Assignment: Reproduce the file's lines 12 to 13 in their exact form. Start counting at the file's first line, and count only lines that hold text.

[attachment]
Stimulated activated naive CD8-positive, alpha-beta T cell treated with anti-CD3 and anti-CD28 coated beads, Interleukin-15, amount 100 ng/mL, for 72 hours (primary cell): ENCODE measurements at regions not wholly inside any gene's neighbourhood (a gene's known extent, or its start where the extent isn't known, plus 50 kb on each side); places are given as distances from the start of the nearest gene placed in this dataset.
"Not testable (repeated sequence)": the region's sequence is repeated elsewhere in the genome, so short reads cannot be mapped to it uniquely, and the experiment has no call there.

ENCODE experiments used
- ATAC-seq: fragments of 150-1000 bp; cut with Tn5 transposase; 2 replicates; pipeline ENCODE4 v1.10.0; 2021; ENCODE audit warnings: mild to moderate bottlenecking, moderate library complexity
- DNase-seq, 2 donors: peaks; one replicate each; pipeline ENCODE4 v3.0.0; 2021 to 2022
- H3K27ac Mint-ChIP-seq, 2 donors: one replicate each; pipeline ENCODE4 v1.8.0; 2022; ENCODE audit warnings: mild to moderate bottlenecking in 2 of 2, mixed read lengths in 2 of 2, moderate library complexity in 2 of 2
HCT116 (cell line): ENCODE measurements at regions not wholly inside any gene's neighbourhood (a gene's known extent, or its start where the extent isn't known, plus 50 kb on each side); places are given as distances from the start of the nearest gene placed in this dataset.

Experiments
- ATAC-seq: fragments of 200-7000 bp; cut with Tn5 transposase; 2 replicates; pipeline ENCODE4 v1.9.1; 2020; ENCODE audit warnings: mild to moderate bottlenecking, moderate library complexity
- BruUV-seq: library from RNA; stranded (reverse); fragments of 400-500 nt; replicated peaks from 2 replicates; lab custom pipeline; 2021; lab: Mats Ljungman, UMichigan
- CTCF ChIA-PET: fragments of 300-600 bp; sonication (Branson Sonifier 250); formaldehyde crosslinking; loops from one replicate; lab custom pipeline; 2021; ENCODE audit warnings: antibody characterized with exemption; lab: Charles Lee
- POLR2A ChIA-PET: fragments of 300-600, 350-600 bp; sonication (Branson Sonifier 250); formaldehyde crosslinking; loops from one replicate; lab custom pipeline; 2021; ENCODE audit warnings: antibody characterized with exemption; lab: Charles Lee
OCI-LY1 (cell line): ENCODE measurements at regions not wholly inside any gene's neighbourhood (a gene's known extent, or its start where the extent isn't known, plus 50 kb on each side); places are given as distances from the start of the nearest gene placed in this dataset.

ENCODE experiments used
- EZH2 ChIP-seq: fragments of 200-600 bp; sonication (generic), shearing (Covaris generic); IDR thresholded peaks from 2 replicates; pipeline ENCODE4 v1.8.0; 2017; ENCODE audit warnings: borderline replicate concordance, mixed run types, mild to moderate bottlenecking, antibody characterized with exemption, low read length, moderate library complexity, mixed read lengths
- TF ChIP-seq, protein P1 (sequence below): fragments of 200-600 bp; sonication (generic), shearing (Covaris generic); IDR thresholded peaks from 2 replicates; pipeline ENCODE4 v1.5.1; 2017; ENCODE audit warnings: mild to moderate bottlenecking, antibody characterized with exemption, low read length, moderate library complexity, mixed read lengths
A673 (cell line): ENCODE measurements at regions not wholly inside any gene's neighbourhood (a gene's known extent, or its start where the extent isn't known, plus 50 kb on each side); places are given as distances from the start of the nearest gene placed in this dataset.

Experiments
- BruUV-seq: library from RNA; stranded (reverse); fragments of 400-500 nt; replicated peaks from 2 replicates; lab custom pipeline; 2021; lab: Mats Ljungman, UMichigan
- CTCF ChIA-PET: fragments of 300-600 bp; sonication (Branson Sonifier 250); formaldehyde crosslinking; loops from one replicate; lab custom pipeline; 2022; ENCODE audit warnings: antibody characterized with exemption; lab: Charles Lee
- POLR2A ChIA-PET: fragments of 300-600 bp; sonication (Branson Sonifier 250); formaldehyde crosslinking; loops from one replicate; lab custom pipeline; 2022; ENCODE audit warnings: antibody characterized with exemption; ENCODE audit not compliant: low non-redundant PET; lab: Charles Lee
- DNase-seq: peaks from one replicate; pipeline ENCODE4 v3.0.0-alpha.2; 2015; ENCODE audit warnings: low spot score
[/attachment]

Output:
- POLR2A ChIA-PET: fragments of 300-600, 350-600 bp; sonication (Branson Sonifier 250); formaldehyde crosslinking; loops from one replicate; lab custom pipeline; 2021; ENCODE audit warnings: antibody characterized with exemption; lab: Charles Lee
OCI-LY1 (cell line): ENCODE measurements at regions not wholly inside any gene's neighbourhood (a gene's known extent, or its start where the extent isn't known, plus 50 kb on each side); places are given as distances from the start of the nearest gene placed in this dataset.